But it wasn’t until the premiere of Star Trek: Discovery that I truly engaged with people the way I had as a teen. Like Captain Janeway herself, I’d imposed all these rules on myself for how I interacted with the fandom. I thought my blog had to post original content only. I’d fallen prey to the idea I had to have and be “brand.” But I chanced to see a post on tumblr asking for more information about the items on display in Captain Georgiou’s ready room and I not only had an answer, I had an emotional and familial connection to it. I grew up surrounded by shadow puppetry and East Asian culture and I cried when I saw it displayed in Discovery’s pilot.
So I broke my arbitrary rule. I reblogged the post and told my story. And in that moment I realized I’d been going about everything all wrong. People didn’t respond to my photocaps because they were full of buzzwords or somehow marketable. They responded because they were full of love and somehow me.
Through those photocaps, I’ve reconnected with the Voyager and the wider Star Trek fandom, and it has significantly improved my life. I write regularly — fiction, analysis, recaps, essays. I present at conventions and guest on podcasts. I’m studying Star Trek and psychology to complete my Master’s Degree. And I’ve not only met hundreds of new people, I’ve reconnected with people I knew when Voyager was on the air.
Coming back to Trek fandom through Discovery … feels like coming home. – Liz
Thank god for fanfic to give us what canon so often screws up! – Heavyheadedgal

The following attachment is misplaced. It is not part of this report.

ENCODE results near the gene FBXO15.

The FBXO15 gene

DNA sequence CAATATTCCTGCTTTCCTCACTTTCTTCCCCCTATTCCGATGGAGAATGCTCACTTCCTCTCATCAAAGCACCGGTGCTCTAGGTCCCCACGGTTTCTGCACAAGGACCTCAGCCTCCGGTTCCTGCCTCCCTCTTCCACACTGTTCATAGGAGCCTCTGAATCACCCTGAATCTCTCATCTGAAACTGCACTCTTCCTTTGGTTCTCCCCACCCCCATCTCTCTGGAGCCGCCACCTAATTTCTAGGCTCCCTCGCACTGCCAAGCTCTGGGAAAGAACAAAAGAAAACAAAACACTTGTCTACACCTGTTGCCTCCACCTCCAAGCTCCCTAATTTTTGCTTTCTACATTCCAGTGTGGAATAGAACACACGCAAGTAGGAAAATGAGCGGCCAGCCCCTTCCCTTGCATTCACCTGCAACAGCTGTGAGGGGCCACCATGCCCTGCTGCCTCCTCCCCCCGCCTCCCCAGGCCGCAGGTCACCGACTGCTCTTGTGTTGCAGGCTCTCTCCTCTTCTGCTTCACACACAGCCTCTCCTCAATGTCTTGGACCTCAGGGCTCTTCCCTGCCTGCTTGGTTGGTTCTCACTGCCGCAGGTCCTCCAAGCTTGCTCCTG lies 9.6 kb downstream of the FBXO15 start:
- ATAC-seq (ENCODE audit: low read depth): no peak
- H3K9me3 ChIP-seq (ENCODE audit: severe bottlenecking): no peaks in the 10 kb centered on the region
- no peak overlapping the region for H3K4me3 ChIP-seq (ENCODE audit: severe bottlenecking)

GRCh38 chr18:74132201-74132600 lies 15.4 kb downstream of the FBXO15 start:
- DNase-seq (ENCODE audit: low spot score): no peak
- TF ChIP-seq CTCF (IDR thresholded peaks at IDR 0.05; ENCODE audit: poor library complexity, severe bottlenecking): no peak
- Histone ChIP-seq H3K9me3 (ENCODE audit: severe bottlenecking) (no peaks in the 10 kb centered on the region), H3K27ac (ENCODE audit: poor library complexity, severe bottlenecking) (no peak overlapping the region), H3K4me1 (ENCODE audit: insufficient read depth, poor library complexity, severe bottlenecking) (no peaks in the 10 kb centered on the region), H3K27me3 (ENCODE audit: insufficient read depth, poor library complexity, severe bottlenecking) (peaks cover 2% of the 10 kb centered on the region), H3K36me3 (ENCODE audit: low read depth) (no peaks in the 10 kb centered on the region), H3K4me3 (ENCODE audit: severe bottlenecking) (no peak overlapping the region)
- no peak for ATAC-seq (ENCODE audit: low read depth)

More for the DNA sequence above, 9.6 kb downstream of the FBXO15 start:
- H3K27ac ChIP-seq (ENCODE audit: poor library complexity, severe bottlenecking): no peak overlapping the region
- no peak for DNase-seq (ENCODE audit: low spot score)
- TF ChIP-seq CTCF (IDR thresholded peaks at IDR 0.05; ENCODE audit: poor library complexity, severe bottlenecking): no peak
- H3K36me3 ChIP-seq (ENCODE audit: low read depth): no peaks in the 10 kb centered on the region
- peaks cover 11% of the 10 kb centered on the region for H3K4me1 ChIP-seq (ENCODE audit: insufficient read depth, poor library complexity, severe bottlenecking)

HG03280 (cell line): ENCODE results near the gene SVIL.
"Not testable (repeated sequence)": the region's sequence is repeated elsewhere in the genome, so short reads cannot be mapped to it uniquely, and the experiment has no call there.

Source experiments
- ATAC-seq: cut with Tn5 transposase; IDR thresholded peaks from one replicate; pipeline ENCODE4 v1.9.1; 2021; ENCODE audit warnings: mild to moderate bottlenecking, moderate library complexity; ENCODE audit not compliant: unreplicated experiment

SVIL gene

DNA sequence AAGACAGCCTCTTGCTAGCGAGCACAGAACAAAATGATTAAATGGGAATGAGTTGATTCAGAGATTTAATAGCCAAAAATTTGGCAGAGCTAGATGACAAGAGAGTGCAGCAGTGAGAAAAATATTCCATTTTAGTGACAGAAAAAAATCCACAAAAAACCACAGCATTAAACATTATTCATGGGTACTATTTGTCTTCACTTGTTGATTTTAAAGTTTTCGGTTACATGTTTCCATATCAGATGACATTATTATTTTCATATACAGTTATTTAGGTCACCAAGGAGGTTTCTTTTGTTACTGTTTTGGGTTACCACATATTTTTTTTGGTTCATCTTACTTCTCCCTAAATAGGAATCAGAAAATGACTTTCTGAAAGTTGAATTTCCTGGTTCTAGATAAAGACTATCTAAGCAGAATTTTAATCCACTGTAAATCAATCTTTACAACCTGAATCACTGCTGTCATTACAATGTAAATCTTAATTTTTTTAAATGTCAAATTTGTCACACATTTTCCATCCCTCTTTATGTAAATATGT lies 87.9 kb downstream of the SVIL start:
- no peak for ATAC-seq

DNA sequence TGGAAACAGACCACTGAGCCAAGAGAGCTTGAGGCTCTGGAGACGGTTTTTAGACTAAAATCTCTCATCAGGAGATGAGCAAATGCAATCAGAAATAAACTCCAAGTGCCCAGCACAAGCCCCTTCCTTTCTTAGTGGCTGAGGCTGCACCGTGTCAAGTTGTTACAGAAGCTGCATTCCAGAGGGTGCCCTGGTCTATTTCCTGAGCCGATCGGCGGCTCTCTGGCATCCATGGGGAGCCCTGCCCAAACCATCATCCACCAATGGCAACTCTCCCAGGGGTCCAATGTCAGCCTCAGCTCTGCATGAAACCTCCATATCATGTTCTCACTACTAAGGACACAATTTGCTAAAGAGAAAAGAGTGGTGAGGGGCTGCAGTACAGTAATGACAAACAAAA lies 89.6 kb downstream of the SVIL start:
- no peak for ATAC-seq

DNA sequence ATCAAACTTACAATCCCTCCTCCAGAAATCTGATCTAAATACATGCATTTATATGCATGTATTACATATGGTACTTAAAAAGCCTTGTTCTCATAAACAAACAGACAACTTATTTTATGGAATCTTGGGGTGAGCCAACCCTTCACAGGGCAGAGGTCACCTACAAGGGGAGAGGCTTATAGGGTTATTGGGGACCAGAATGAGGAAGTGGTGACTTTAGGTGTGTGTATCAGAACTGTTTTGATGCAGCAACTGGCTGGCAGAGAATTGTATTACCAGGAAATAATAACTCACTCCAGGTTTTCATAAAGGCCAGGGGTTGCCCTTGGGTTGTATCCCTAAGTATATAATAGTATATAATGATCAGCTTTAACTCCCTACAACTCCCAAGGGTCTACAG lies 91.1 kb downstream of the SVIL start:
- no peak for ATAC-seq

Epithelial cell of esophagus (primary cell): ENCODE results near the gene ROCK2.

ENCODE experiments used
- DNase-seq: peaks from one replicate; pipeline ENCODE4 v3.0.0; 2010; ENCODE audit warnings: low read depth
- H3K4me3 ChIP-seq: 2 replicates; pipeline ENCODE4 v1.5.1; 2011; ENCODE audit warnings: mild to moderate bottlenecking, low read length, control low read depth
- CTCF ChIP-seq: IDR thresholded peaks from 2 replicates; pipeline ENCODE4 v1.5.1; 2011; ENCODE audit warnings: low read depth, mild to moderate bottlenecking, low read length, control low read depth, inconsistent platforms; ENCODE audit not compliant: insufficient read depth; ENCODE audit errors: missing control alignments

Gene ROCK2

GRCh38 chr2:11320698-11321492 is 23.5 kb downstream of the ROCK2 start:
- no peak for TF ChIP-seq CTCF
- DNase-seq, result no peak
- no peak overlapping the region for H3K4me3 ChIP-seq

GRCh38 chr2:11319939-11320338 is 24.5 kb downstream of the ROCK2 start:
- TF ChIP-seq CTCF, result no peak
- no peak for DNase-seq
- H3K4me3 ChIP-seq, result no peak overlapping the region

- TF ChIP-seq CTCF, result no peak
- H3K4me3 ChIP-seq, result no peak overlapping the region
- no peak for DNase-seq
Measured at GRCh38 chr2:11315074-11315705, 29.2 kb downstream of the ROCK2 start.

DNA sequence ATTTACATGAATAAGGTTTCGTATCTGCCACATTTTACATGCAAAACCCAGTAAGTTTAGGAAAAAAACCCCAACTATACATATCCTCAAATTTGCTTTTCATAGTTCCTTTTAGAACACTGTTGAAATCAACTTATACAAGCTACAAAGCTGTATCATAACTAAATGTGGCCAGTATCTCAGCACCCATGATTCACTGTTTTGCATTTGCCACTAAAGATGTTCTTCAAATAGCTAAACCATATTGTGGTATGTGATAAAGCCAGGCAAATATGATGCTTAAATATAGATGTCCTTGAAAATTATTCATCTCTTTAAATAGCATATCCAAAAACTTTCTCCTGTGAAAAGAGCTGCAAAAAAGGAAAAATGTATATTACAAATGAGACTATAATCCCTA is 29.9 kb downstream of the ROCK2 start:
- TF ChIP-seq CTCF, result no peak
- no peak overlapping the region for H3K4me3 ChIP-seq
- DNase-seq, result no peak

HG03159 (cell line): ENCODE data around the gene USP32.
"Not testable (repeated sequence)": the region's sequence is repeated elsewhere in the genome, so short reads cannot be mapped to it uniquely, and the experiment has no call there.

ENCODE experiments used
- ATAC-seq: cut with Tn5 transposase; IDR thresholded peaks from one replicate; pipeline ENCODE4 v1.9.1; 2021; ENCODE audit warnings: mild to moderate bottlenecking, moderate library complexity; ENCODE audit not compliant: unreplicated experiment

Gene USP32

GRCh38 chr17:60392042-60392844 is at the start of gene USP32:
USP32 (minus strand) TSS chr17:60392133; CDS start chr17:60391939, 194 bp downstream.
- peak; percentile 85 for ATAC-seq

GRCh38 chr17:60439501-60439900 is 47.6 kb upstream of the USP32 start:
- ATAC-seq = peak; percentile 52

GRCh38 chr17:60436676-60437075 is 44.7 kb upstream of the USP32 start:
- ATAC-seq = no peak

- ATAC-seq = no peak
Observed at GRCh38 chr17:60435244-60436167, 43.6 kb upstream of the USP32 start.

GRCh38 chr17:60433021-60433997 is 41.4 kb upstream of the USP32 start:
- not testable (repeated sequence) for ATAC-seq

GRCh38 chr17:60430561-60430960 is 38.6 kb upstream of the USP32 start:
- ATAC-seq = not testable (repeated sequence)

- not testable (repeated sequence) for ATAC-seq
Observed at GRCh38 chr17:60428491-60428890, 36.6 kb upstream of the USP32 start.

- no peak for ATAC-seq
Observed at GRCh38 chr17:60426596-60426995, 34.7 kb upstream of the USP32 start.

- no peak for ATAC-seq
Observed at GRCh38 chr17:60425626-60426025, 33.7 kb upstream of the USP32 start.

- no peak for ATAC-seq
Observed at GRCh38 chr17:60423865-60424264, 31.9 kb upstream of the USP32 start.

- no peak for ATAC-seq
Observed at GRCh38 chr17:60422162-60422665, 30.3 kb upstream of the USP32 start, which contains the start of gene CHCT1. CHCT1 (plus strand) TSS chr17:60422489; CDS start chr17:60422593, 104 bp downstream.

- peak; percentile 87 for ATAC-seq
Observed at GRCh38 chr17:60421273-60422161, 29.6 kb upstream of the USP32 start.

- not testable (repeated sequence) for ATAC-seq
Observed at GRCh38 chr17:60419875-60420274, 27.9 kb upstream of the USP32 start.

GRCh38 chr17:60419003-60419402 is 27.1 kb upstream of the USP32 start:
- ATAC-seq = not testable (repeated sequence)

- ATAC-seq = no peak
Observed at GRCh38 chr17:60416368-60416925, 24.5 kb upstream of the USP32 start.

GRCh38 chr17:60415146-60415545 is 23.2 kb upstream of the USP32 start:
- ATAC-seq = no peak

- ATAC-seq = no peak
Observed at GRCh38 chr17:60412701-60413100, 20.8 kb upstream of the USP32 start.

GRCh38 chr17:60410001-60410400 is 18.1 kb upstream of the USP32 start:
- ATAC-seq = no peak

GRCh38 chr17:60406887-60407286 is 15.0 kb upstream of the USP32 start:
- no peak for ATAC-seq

As of late, I have found that just as Kira was my role model for adulthood when I was a teen, Katrina Cornwell is who I wish to emulate when I am older. Having an older female character who is powerful yet vulnerable, smart yet fallible and remarkably well-rounded has been so important for me. She gives me hope. – notjanebond
And through Discovery, and my beloved Admiral Cornwell, I’ve found another pocket fandom I can exchange stories and ideas with, participate in challenges and speculation, and chat about Star Trek — or anything else — at any time of the day or night. I’ve loved Discovery’s first season, but it also caused me a lot of anxiety, particularly centered around the fate of my Admiral. In between the episodes “Si Vis Pacem, Para Bellum” and “Into the Forest I Go” StarTrek.com published an interview with Jayne Brook suggesting Cornwell’s on screen death was real despite that making no narrative sense to me. I reacted very strongly, had an emotional breakdown. But the fandom rallied. We made plans to write all the fic, to fill in her backstory, spin off into alternate realities if canon cut us off. We would keep her alive no matter what.